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Parshas Eikev

1. In this week's Parsha (8:1) Moshe teaches that we should do 'kol hamitzva', 'all' of the mitzva. Rashi says this means that one should finish a mitzva he has begun, as credit for the mitzva only goes to the one who completes it; 'all' of the mitzva. As proof, Rashi (quoting the Tanchuma) quotes a pasuk in Yehoshua where Bnei Yisroel are described as having brought up the bones of Yosef to Eretz Yisroel for burial; in fact Moshe brought them up, but since Moshe did not complete the task (as he was not permitted to enter Eretz Yisroel) the credit of carrying the bones is given to those who finished the job of burial - Bnei Yisroel, not Moshe. The message seems to be: "Finishing a mitzva is crucial to its undertaking." Why does the Tanchuma choose Moshe's failure to complete Yosef's burial as the example of one who starts but does not complete a mitzva; Moshe had no choice in the matter. He would gladly have completed this miztva had he been granted permission to enter Eretz Yisroel. To the contrary, the general principle is that one who intends to do a mitzva but due to 'oness', extenuating circumstances, fails to do the mitzva, is nonetheless given credit as if he actually did the mitzva. Wouldn't it be better to use an example of some who willingly abandons a mitzva.

2. In contrast to this week's Parsha: In last week's Parsha (4:41) Moshe explains that he designated three Cities of Refuge on the Trans-Jordan. Rashi points out that Moshe undertook this mitzva even though it did not yet apply (because the 3 Trans-Jordan cities first achieve their status as Cities of Refuge only after the additional three cities in Eretz Yisroel are so designated). Moshe did this because it is best to accomplish whatever one can in the way of mitzvos. Even if the designation does not yet have effect, and Moshe himself, who was not permitted to enter Eretz Yisroel, knew he would not live to see the day when his designation of these cities would have effect, nonetheless Moshe wanted to get started on it. The message seems to be clear, and the opposite of this week's Parsha :'Do whatever aspects of a mitzva are available to you and don't worry about finishing them'. How do we reconcile these somewhat contradictory messages about finishing mitzvos?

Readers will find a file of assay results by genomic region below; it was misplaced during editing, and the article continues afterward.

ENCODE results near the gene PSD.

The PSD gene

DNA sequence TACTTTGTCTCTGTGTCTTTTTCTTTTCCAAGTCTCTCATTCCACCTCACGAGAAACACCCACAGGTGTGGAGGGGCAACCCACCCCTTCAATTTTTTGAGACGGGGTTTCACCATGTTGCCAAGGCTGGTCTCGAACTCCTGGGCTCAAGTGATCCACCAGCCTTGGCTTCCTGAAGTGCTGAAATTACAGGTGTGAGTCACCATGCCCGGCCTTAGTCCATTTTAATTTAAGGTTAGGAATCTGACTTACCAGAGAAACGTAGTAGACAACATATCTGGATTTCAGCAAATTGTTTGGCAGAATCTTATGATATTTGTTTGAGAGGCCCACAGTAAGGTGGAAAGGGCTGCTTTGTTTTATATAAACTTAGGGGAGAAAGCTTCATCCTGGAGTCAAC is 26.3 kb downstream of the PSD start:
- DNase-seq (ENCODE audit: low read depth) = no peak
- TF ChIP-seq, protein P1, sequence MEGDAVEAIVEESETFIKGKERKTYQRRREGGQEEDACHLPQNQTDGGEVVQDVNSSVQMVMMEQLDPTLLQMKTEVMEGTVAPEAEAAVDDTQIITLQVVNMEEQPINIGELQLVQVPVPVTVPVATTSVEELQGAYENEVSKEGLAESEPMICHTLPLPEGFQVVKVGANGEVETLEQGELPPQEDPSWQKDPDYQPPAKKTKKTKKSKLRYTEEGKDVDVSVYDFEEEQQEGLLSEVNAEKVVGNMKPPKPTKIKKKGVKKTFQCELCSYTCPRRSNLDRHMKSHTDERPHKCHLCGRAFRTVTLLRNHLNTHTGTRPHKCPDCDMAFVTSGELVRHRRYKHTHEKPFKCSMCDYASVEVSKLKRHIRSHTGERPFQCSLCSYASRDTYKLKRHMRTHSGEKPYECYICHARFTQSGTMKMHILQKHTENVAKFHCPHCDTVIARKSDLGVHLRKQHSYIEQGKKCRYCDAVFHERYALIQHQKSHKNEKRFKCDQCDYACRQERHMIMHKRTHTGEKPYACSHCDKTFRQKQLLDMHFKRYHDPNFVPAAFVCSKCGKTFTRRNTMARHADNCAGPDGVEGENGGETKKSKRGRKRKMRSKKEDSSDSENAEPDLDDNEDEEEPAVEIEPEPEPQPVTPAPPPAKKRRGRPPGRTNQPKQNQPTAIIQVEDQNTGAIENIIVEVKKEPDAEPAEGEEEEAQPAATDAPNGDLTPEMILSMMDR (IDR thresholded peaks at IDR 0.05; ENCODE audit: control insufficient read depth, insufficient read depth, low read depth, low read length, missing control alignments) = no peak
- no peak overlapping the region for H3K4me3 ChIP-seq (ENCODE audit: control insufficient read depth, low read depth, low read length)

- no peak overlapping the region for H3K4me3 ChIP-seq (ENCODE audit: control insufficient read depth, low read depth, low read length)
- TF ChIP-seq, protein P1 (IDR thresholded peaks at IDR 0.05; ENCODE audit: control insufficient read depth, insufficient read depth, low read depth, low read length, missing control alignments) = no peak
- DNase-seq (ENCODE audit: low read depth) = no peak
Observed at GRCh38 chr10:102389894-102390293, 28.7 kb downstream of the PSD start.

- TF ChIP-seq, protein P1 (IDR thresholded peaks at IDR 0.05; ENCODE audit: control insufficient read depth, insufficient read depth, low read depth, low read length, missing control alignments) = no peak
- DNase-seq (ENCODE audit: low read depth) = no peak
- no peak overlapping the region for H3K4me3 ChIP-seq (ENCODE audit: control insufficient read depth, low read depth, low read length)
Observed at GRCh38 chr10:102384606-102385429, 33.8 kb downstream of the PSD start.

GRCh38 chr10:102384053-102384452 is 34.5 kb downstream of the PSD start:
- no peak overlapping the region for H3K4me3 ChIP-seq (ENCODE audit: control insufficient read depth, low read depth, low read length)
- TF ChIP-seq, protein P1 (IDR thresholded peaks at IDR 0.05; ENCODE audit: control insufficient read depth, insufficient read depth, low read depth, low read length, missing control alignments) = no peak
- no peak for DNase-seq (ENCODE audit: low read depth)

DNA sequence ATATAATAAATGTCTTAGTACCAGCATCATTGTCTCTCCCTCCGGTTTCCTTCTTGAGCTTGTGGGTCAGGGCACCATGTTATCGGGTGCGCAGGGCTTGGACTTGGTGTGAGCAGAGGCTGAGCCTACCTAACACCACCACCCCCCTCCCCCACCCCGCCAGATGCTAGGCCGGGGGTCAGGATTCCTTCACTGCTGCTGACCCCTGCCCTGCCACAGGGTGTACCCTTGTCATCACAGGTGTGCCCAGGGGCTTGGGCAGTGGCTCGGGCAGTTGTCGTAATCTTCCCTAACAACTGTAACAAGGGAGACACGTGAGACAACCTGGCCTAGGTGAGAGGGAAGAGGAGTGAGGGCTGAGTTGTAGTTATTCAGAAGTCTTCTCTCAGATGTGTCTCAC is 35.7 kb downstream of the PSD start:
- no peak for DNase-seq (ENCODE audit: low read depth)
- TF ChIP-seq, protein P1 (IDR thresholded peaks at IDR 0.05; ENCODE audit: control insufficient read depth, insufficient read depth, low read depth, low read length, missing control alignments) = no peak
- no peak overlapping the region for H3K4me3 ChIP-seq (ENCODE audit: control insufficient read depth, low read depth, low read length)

1. Maskil L'Dovid answers the first question. Of course one who is an 'oness' gets credit for his good intentions. However, if one brings the extenuating circumstance upon himself by his own poor choices then the situation does not qualify as 'oness'. In Moshe's case and on his level, Moshe sinned and therefore was denied entry into Eretz Yisroel. Because this was so to speak Moshe's own doing, it does not qualify as 'oness'. Accordingly, he began the mitzva of Yosef's burial but he did not complete it due to his own subsequent actions, not due to 'oness'. A true 'oness', however, does get credit for good intentions to do a mitzva which remain unrealized. The example of Moshe not completing this task is a perfect example, because the idea of 'finishing a mitzva is crucial to its undertaking' applies precisely to this kind of self-induced failure to complete. However, if someone failed to complete, or even start, due to circumstances truly beyond his control then he would get credit for his good intentions.

2. Based on the Maskil L'Dovid the reconciliation of the seemingly contradictory messages emerges. This week's Parsha covers the case where someone could have finished the mitzva but did not do so because of circumstances over which he has control. In this context there is the admonishment to always finish mitzvos as one who abandons a mitzva gets no credit. Last week's Parsha - Moshe designating the Cities of Refuge - was undertaken after the decree against Moshe's entering the Land was already set. At the time he undertook the mitzva he knew there was no chance of completion, yet he began the mitzva anyway. This is extremely admirable and shows intense love of mitzvos. In this context of impossibility of completion one should nonetheless 'do whatever aspects of a mitzva are available to you and don't worry about finishing them'.

[Note that the context and placement of these messages about mitzvos are very interesting. See Sforno and Kli Yakar on 4:41 for an explanation of last week's context; perhaps this week's is derived from the balance of the pasuk in which Moshe is telling Bnei Yisroel about their imminent arrival in Eretz Yisroel.]


Gal Einai, Copyright 2006 by Gedalia Litke and Torah.org


 






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